Karen doesn’t leave the house anymore.
Food comes by delivery. The money won’t last forever, but forever is more than a day away, so she doesn’t think about it. Lily’s kibble comes by delivery too. She needs walks, of course: Karen stands in the doorway and throws her a ball, sometimes feeling guilty for not cleaning up after her – sometimes grateful for the times when her cousin comes to help – sometimes unable to care.
She spends most of her time in bed, with Lily cuddled up beside her. When she’s awake, she stares up at the ceiling, scritching gently behind Lily’s ear and trying not to remember. When she sleeps, everything she wants not to remember comes flooding back: flashing headlights; screeching brakes, screeching metal, shattering glass; the raw red line the seatbelt left seared into her breast; Tanya’s gasping choking breath, the naked panic in her eyes, the metal jutting from her ribcage; the taste of blood on her lips when she kissed her, frantically, as if to keep her alive; the silence, before the sirens –
Karen tries not to sleep.
This isn’t sustainable – she knows that – but in the moment she can’t be bothered to care. One day follows the next, and nothing changes.
She stands up, one day, to drink a cup of hot chocolate and feed Lily, and Lily doesn’t follow her. Her tail wags, once, twice, but her head stays bedded down beside her paws, and her closed lips are pulled back and puffing with every breath.
Karen panics, calls the vet, and makes it nearly to the door before the memories hit her. Headlights stabbing at her eyes, shards of glass glittering across her arms. Pain. Whiplash. Tanya’s bloody fingers laced in hers, her grip weakening with every passing heartbeat –
She finds herself curled up on the floor, shaking, head tucked tight beneath her arms.
Usually Lily would come to her, lick her hand, lie beside her until she could breathe again. But still, she lies on the bed; still, her skull is tight with tension.
Karen calls her cousin. No reply. She leaves a voicemail, grabs her laptop, emails him, and bites at her fingers while she waits for a response. In between page refreshes she looks at vet sites on the internet, trying to find something that matches Lily’s symptoms; nothing she sees is at all helpful.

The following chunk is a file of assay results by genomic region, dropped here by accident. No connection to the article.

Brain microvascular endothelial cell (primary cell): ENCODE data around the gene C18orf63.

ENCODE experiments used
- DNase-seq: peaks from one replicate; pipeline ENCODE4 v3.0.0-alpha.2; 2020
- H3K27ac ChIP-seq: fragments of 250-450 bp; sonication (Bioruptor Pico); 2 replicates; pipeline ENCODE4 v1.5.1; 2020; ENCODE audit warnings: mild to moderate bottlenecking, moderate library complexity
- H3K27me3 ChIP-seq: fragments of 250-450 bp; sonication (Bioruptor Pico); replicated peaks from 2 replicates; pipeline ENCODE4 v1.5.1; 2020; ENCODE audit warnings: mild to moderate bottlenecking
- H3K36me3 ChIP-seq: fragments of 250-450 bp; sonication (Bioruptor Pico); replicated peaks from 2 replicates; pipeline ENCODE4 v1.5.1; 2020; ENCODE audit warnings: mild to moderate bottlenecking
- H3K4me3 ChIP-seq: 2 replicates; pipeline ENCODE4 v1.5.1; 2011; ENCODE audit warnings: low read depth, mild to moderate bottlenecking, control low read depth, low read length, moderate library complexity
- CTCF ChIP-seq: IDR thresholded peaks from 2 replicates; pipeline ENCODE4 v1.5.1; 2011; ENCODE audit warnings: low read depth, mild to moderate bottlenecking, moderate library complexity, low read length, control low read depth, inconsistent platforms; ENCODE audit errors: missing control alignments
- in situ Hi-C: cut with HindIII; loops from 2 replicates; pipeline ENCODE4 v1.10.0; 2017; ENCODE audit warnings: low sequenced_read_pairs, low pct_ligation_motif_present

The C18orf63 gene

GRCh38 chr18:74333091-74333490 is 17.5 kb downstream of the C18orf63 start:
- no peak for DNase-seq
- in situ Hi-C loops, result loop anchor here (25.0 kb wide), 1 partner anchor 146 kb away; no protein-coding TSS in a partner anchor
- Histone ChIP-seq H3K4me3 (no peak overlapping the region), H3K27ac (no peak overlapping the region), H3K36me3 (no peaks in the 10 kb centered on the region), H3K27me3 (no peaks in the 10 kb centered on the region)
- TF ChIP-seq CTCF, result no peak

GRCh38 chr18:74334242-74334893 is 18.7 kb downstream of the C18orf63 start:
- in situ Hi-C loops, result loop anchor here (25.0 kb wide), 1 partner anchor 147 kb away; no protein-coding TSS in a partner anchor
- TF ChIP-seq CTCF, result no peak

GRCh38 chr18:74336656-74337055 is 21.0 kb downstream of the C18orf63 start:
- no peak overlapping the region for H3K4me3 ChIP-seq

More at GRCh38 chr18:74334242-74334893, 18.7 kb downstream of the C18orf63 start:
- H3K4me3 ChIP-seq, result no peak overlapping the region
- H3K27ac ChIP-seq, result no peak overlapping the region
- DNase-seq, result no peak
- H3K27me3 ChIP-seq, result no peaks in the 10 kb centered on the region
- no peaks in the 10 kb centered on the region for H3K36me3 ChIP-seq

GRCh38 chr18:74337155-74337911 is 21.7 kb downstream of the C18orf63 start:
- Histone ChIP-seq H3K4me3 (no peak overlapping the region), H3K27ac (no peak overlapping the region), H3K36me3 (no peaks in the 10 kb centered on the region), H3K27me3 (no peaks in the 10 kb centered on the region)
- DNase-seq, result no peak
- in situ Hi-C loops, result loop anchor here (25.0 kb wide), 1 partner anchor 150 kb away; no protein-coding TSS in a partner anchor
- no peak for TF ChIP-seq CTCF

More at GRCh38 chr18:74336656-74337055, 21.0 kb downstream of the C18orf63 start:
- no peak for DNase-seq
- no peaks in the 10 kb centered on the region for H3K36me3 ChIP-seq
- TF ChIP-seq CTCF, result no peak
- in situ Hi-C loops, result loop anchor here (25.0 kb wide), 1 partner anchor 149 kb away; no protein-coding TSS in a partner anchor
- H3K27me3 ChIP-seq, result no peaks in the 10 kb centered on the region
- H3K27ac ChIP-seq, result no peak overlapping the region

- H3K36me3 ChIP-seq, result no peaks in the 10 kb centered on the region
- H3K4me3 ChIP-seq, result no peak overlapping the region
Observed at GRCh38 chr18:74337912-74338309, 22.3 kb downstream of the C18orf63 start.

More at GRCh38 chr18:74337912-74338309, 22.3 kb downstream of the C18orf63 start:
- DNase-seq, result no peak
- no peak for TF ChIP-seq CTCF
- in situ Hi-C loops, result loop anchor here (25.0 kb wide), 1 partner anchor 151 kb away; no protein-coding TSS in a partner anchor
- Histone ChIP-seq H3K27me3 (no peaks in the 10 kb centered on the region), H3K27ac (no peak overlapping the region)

Somewhere between the search results something catches her eye: necklace … heals those who wear it … realm beyond dreams … still … anyone can … hope. It’s gone before she can get a closer look.
Her cousin calls her. He’s on his way.
Karen goes back to bed, curled up tight around Lily’s back. Panic keeps her awake, at first, but after a while it wears her down. She hasn’t slept right in weeks.
Face nuzzled close to Lily’s ruff, breathing in the furry scent of her, Karen drifts into blackness.
She’s in the car again. Tanya is beside her, driving. Laughing. Her lipstick is red as blood against her teeth.
Karen knows what’s coming. She knows. Helpless, as always, she waits for the slam of the brakes.
… realm beyond dreams … heals those who wear it …
Tanya reaches for her hand, polished fingernails shining. To deny her feels like a betrayal. I love you, she wants to say, I love you, please, survive – this time, this time, don’t crash – this time, this time, stay with me – but Lily needs her, and Karen opens the door behind her and rolls out of the car.
She’s in a forest, evergreens towering high into the sky. The smell of earth and needles is soft beneath her feet. She sinks her fingers into the soil and pulls: clumps of loam fly through the air, and then there is a hole beneath her, a well, a winding stone stair. Down, down, down she clambers – runs – falls. There is a realm beyond dreams, she knows, and she will find it.
There is a door, massive and wooden, gilt with runes she cannot read. She enters.
A labyrinth of ruined walls surrounds her, shining with danger, beneath a bruised and reddened sky. She doesn’t know this place. She doesn’t know the way, but there is a soft sick dog-scent in her nose, and she walks on.
The moon takes its place in the sky, then sets again. Karen keeps walking. Each turn leads to more turns, endless and twisting. Her feet grow sore, and her eyes forget the meaning of weeping. She has walked for days, for months, for years, maybe. Snakes lurk in the shadows, hissing when she passes. Ancient traps spring at her, triggered by a faulty step, a hand in the wrong place, a word not spoken. She lets them wound her, and walks on.
At last, after a thousand lifetimes of walking, she finds a road that has an end: a wall rising up in front of her, and a wooden chest before it, almost crumbling into dust. It falls apart beneath her fingers. Between the ashes she finds a necklace of burnished gold and burning amber, warm as life beneath her touch. She lays it around her neck, and looks up at the bloodstained sky, and wakes.
“Awake yet?” It’s her cousin’s voice, loud and harsh against the memory of the dream. “I’ve been to the vet and back already. Sorry to run, but I’ve got to be off again – I’ll talk to you Saturday, yeah?”
“Right here. She’s fine now. I’ll tell you about it when I’m not late for work.”
A jangle of keys, and the door opens and closes. Karen finds Lily lying at her feet.
She stands. Her fingers hover by her throat – the memory of gold and amber, the burning life-warmth in her veins.
She eats breakfast. Lily follows her, looking hale as ever.
She picks up the long-forgotten leash that hung by the door.
“Come on, Lily,” she says. “Let’s go for a walk.”